Next, include “the apology”.  Always!  See,  “Mediating Parties:  Get the Most Out of Your Apology”,  June 11, 2013.

In the mediation setting, an apology costs nothing but is often priceless to the Plaintiff.  Rightly or wrongly, every Plaintiff feels wronged.  And, further, they believe they are injured.

Any apology, at least some acknowledgement of at least the claimant’s injuries, is such an important factor in mediation that any defense counsel who omits some form of it, does so at their peril!

But, now follow with your own ” Good Faith Challenge”.  (You have set the stage for reasonableness, now ask for the same in return for your reasonableness.)

And,do it positively, not negatively:  totally avoid using the word “But”!

One example:  “Your attorney makes a number of valid points that we are prepared, today, to consider  In return, in the spirit of equal good faith, we hope you and your counsel will equally accept a few valid points we intend to discuss in presentation of the basis of our offers to be made today”.  ( Note, concessions and money to be offered in exchange for equal good faith in return.)

Now gain some credibility by a few selected concessions.

Find something to concede!  It is critical to build good will.

i.e., if liability is to be admitted, why not say:  “for today’s purposes, we will assume our jury will find my client responsible.”

Or, if damages are quite clear, “clearly, a jury will acknowledge some of the significant injuries you have incurred.”

However, now follow with your “defenses”

And,  don’t forget, “Burden of Proof”!

Burden of Proof is available in every mediation. i.e.,  “While for today’s purposes, we accept many of your assertions, we have considered that at least some of the present evidence may NOT be accepted by a future judge or jury.  And, your attorney will concede that until you meet all of your burdens of proof, some of your claim may not even need debate.”

“‘However, even if totally proven, there are other known legal factors we BOTH need you to fully consider for resolution today:”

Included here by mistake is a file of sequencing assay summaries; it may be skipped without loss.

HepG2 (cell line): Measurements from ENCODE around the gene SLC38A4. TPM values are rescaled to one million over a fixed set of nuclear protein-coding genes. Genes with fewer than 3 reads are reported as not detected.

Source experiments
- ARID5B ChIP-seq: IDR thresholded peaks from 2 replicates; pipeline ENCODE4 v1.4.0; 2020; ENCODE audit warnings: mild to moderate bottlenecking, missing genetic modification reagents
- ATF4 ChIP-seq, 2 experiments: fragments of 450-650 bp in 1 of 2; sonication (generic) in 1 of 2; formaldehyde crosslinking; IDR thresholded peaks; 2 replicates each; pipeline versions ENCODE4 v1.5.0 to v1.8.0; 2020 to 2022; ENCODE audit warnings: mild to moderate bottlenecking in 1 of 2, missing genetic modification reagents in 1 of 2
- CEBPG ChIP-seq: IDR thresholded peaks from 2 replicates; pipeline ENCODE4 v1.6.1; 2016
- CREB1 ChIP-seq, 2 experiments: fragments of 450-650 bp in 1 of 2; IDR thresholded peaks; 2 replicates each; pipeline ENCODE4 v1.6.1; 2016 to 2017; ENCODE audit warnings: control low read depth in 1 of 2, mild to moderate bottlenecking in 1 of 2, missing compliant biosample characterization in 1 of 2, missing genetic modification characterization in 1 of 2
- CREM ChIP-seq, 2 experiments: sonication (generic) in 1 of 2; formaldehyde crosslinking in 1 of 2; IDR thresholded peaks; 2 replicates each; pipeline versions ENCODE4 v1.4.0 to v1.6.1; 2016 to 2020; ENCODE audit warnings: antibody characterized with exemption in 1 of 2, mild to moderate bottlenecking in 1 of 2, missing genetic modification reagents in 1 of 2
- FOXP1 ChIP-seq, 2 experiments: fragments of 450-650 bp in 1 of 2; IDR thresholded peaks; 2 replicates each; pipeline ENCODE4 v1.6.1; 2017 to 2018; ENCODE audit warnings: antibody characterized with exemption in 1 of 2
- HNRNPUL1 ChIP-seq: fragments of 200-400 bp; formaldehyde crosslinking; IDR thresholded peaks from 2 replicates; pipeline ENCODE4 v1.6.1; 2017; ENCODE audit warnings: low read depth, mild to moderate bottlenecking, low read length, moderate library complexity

Then raise a few clear “uncertainties” to a few of the total monetary damages being sought:

i.e., If liability is obvious, but comparative negligence is any factor, admit the likelihood, but use the Verdict Form to show clearly what large “deductions from damages” are available for even some small percentage of comparative fault, or,

If damages are clear, but some unpaid medical bills may be considered excessive, pointing out that “juries are required to consider ONLY REASONABLE elements of damage” ,

And, always consider sub-divisions of both general defenses.  Although liability and damages are the two most generally sought “divisions” of defenses, in actuality, in Florida there are at least three other considerations:  Comparative Negligence, Legal Causation and Damage Evaluation uncertainties.

Legal causation is always the biggest defense hammer.  i.e., “Our experts have opined that the extent of your damages are (different from your treating doctors, etc.),or

“Evaluation uncertainties” are important.  i.e., “Historically, in this jurisdiction, we have found juries have never awarded the types of evaluations you are asserting,…”  And, bring a few Jury Verdicts to demonstrate!

Note:  It is never necessary to make every point during your opening.  Strength, not length!  Pick only the most obvious and leave a few for your Mediator to carry for you.

Now, summarize:

Again,  use only POSITIVES.

i.e., “We believe we have much in agreement. We intend to accept the strengths of your positions, if you will also consider our strengths, equally.  If so, with mutual compromise, we believe a resolution can be found.”

Then, Close, with another thanks to all for their anticipated  good faith efforts.

As you can see, in many ways when resolution is really a Defense goal, the Opening Statement of Defense Counsel can be very similar to that of Plaintiff’s Counsel. The primary difference thus will always depend upon the purpose of the mediation, that day, for the Defense.  

I hope these modest suggestions, gained from observing some of our better defense counsel, will assist your own mediation presentation.

More importantly, perhaps the theme of these suggestions will promote greater use of  a positive approach in opening by both sides in more personal injury mediation.

Dan, from  (cool summers ) Houlton, ME.